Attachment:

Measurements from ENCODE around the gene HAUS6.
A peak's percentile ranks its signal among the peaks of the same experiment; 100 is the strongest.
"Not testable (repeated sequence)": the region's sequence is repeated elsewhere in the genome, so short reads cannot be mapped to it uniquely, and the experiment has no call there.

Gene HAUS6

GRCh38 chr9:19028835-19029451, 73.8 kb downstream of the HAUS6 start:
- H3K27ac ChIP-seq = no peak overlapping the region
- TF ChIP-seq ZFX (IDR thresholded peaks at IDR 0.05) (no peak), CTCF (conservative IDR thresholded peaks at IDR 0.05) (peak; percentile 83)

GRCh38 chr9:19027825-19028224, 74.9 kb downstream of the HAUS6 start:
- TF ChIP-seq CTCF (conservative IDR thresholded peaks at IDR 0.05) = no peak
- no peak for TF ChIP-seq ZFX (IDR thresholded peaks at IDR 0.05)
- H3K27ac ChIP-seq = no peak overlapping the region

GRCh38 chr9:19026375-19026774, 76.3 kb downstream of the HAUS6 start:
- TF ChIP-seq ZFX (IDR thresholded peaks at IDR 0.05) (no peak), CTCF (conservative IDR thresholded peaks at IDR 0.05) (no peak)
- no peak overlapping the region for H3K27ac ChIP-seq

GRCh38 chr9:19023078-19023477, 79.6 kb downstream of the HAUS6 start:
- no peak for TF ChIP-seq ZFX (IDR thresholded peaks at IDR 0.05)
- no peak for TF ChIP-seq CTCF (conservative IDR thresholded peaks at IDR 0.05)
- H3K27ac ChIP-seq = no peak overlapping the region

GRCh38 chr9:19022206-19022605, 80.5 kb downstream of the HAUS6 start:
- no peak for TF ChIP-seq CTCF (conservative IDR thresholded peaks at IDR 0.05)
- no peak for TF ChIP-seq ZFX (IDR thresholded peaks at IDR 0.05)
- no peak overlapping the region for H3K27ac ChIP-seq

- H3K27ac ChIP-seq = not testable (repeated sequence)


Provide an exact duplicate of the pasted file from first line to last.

Measurements from ENCODE around the gene HAUS6.
A peak's percentile ranks its signal among the peaks of the same experiment; 100 is the strongest.
"Not testable (repeated sequence)": the region's sequence is repeated elsewhere in the genome, so short reads cannot be mapped to it uniquely, and the experiment has no call there.

Gene HAUS6

GRCh38 chr9:19028835-19029451, 73.8 kb downstream of the HAUS6 start:
- H3K27ac ChIP-seq = no peak overlapping the region
- TF ChIP-seq ZFX (IDR thresholded peaks at IDR 0.05) (no peak), CTCF (conservative IDR thresholded peaks at IDR 0.05) (peak; percentile 83)

GRCh38 chr9:19027825-19028224, 74.9 kb downstream of the HAUS6 start:
- TF ChIP-seq CTCF (conservative IDR thresholded peaks at IDR 0.05) = no peak
- no peak for TF ChIP-seq ZFX (IDR thresholded peaks at IDR 0.05)
- H3K27ac ChIP-seq = no peak overlapping the region

GRCh38 chr9:19026375-19026774, 76.3 kb downstream of the HAUS6 start:
- TF ChIP-seq ZFX (IDR thresholded peaks at IDR 0.05) (no peak), CTCF (conservative IDR thresholded peaks at IDR 0.05) (no peak)
- no peak overlapping the region for H3K27ac ChIP-seq

GRCh38 chr9:19023078-19023477, 79.6 kb downstream of the HAUS6 start:
- no peak for TF ChIP-seq ZFX (IDR thresholded peaks at IDR 0.05)
- no peak for TF ChIP-seq CTCF (conservative IDR thresholded peaks at IDR 0.05)
- H3K27ac ChIP-seq = no peak overlapping the region

GRCh38 chr9:19022206-19022605, 80.5 kb downstream of the HAUS6 start:
- no peak for TF ChIP-seq CTCF (conservative IDR thresholded peaks at IDR 0.05)
- no peak for TF ChIP-seq ZFX (IDR thresholded peaks at IDR 0.05)
- no peak overlapping the region for H3K27ac ChIP-seq

- H3K27ac ChIP-seq = not testable (repeated sequence)